The main receptor that the COVID-19 virus attaches to is known as the ACE2 receptor. This receptor protein is the entry point for the virus to infect human cells. The ACE2 receptor is a normal part of human cells. It is part of a system called the renin-angiotensin-aldosterone system. This system helps regulate bodily functions such as blood pressure, electrolyte balance, and inflammation.
The ACE2 receptor is found in adults throughout the human body, including the lungs, nose, and throat. It is also found in the vasculature (blood vessels) and intestinal tract. However, in children the ACE2 receptor is much less expressed as in the adult body thereby producing few entry points for viral entry. As children become older, the ACE2 receptor presence increases as part of the maturing process. This lack of receptor expression is thought to be protective in children.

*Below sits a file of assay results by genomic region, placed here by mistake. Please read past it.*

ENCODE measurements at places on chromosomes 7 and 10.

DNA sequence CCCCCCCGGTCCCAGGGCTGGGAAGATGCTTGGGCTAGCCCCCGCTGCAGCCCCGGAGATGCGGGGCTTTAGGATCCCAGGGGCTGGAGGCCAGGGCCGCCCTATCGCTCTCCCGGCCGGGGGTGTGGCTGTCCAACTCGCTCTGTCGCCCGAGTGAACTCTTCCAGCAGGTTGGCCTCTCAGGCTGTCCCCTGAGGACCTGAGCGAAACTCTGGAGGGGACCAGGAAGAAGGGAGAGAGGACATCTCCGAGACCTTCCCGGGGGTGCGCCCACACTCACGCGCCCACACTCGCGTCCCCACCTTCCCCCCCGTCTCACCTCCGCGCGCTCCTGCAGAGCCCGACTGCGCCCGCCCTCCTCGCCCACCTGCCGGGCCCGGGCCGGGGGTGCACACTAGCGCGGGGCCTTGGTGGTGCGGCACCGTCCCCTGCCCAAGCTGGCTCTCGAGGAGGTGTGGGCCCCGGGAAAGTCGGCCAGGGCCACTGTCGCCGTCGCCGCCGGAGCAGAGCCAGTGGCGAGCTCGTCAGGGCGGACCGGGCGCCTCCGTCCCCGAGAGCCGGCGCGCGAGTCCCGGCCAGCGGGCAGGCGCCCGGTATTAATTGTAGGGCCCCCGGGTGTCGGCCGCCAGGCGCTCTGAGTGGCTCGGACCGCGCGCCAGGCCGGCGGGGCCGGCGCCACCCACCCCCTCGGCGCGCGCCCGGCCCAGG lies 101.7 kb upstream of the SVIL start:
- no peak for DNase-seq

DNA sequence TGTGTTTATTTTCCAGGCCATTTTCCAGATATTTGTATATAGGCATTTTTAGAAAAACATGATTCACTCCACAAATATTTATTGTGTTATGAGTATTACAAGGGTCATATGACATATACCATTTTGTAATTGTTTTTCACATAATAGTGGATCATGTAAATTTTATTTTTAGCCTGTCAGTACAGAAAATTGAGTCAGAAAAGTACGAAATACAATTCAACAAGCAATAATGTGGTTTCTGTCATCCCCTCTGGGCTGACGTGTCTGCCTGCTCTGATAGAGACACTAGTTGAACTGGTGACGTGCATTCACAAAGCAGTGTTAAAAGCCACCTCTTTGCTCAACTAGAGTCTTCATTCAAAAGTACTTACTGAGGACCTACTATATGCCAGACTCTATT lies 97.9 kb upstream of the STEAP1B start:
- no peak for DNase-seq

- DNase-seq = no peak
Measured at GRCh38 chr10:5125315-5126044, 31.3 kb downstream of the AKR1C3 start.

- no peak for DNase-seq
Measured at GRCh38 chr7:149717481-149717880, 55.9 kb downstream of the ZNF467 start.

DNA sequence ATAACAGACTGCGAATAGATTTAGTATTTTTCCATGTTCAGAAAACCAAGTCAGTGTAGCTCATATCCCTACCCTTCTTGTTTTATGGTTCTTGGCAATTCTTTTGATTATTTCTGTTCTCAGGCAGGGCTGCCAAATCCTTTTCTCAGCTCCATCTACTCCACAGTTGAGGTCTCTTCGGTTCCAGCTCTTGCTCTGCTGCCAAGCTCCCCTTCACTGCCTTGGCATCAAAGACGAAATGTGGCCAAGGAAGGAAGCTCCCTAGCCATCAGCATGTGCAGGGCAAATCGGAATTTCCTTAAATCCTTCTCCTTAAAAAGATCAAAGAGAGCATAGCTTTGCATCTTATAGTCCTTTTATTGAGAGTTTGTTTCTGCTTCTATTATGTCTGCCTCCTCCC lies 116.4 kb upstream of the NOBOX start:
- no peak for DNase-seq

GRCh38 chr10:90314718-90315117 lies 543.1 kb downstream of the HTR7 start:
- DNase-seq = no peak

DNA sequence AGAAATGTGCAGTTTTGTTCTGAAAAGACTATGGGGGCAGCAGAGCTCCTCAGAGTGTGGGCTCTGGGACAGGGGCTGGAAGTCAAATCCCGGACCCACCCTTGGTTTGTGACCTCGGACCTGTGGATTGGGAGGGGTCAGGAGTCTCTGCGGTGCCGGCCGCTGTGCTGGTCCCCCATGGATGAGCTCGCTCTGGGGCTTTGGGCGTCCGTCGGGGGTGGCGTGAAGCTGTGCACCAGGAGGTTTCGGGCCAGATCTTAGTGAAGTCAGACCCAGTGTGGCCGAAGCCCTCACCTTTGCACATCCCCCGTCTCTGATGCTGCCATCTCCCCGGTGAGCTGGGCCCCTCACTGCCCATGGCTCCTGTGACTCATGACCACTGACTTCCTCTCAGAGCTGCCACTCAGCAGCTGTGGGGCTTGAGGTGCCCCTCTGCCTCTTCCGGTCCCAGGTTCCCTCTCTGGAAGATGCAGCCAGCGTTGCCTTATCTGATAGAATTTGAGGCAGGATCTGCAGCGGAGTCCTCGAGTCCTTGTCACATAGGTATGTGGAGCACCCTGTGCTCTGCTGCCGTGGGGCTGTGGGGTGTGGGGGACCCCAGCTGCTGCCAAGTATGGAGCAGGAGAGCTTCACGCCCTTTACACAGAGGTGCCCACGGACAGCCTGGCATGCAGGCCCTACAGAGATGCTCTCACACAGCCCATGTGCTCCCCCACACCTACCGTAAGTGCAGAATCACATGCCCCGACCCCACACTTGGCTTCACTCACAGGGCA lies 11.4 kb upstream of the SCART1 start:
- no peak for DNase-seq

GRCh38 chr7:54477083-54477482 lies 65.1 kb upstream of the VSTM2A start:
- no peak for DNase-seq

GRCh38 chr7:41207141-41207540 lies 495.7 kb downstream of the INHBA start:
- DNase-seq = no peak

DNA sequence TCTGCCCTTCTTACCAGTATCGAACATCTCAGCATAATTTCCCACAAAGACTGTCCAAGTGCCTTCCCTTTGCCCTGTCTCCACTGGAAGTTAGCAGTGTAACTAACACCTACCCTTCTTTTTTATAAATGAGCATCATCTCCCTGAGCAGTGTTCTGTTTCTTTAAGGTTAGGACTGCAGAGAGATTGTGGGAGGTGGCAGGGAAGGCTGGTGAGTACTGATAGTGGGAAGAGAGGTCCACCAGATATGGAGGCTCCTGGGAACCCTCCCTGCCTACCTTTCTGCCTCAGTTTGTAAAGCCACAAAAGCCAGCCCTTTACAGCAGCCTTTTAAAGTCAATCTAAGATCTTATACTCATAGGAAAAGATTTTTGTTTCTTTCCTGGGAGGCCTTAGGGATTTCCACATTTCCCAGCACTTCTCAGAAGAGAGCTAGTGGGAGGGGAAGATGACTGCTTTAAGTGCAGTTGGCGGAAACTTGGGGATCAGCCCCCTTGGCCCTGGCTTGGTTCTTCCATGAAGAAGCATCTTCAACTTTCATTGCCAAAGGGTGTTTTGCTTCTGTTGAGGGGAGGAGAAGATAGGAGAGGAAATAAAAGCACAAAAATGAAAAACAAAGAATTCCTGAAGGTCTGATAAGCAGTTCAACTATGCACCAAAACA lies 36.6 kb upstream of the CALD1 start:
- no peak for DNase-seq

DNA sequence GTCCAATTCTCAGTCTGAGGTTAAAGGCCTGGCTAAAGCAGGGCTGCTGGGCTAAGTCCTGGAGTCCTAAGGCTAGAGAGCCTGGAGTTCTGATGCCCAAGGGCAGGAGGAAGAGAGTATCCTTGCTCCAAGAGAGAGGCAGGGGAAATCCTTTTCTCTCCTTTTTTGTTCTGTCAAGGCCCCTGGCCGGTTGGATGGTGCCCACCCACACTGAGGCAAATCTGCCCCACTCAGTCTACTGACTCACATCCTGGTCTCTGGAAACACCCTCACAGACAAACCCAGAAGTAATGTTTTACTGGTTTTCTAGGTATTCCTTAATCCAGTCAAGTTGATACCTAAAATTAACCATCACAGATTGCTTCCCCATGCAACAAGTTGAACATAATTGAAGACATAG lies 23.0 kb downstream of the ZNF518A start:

Despite children being less vulnerable to the effects of a COVID-19 infection, the are nevertheless still vulnerable. According to the American Academy of Pediatrics (AAP), there have been 4 million cases of COVID-19 among children in the United States, and 330 deaths. This puts the mortality ratio at 0.00825%.
While this is significantly lower than the adult death rate, to say that the death rate is negligible is a poor choice of words. 330 deaths is rare, but not negligible, particularly to the family members of those deceased children.